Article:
RPC is keenly aware that the NYPD is a major problem: Tuesday night, a peaceful march for Trans people of color who have been killed by police and other bigots was attacked by the NYPD. One of our members, Jason Rosenberg, received multiple injuries including a broken arm, and was repeatedly denied medical care while in custody for over 5 hours. Jason was not alone in sustaining injuries or in being denied care that night. And we are certain that the same is true for many of the hundreds of Black protestors arrested over the course of the last week.

The Reclaim Pride Coalition will continue to seek guidance from the Black Queer Community and our Elders to program meaningful actions. We invite our Participating Organizations and individuals to follow suit where appropriate. On June 28th we will all explore what the future of Racial Justice looks like. Join Us.

Location and Time will be announced in the coming days.

Check out the link above for more information.

Uniting together for a common goal. A union of folks on a mission to topple that which opposed our very lives.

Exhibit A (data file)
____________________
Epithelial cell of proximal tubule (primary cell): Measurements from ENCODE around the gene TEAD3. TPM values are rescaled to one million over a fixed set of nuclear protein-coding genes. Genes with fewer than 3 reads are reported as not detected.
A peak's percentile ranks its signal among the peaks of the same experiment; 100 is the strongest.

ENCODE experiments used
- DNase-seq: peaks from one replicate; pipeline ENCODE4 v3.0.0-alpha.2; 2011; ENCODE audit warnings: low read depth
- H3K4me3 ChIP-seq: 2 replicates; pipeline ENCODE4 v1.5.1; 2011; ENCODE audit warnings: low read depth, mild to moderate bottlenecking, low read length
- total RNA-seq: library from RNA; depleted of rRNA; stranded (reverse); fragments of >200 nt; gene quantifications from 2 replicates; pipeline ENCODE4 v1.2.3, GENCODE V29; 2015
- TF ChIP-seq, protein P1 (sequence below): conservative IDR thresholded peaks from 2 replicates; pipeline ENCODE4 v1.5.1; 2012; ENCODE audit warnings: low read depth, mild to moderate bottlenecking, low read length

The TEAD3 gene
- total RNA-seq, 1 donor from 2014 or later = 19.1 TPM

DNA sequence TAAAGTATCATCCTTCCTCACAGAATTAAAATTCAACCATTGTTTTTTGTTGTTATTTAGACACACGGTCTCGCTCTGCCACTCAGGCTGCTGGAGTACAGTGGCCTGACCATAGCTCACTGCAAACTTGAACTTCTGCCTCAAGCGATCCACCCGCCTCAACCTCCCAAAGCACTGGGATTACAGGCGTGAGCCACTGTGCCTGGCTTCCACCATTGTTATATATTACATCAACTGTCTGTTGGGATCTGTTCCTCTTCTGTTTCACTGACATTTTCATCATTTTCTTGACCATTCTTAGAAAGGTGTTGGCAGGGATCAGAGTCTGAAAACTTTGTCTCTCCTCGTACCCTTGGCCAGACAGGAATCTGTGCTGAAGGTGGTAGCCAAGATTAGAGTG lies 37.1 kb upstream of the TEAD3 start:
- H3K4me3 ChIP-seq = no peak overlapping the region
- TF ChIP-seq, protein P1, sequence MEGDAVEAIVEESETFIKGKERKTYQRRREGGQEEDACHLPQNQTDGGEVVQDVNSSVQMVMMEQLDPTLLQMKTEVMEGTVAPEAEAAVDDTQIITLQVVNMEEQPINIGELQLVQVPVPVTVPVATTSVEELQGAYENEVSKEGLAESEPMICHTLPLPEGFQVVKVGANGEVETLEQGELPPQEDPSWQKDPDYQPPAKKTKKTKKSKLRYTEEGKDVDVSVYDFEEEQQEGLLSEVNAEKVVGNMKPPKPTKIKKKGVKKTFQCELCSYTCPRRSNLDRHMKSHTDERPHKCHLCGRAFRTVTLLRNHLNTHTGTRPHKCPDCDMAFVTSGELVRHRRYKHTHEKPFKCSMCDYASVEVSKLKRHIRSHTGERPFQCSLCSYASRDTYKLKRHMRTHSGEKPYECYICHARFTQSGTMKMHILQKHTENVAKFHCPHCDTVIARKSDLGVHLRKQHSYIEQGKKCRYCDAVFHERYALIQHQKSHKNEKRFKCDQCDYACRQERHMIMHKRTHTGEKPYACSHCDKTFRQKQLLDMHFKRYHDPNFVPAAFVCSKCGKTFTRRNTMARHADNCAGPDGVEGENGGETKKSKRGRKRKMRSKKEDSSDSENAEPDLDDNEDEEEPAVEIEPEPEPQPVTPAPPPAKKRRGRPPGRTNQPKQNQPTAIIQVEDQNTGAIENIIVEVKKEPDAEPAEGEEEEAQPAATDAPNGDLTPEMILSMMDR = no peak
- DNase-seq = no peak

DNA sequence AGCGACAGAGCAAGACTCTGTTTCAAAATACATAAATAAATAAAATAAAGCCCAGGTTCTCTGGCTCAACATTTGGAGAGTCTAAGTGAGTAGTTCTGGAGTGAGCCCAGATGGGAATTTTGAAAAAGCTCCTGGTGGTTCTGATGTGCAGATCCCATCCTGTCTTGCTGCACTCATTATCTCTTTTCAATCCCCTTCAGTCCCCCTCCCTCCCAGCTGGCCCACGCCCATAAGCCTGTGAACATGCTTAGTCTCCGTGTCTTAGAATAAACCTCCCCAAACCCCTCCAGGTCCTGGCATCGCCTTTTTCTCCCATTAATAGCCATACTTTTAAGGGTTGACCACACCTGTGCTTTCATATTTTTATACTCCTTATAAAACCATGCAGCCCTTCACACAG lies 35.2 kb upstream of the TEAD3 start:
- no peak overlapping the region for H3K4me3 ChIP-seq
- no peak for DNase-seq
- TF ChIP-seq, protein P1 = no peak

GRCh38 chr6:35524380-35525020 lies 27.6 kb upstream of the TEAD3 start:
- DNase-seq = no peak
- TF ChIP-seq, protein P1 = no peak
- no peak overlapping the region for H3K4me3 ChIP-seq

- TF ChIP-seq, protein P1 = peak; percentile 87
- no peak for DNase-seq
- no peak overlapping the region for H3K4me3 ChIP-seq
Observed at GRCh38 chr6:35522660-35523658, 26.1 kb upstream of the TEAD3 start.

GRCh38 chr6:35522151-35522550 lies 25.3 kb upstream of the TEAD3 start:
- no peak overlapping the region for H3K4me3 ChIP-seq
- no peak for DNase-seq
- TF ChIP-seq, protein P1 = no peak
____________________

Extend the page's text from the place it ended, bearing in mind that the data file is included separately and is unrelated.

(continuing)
One lesson that many of us learned back in the day of our youthful rebellion was the idea if we supported others and their fight for liberation that they in turn would support us and the more support that we had and they had the better off we would all be. Maybe, just maybe we would fight together and we would win. A union of different folks together in a common goal, united to fight for a common purpose our liberation against the state. To topple and transform the institutions what a wonderful idea!

In the early days of the L and G movement that idea was lost when a wrong road was taken by members of the Gay Liberation Front who walked out of a meeting at a very crucial time. This time as many of us know who studied or lived our history was the meeting to vote on support for the Black Panther Party. Those who walked out of the multi-issue GLF founded that December the Gay Activist Alliance. Now the GAA was a lot like some of the conservative groups that Harry Hay warned us about, those who only wanted to work on their issues, that is what has been described as the white comfortable gay male issues and fuck everyone else and their issues. We going to get ours and the heck with you. Wrong road boys and girls wrong road.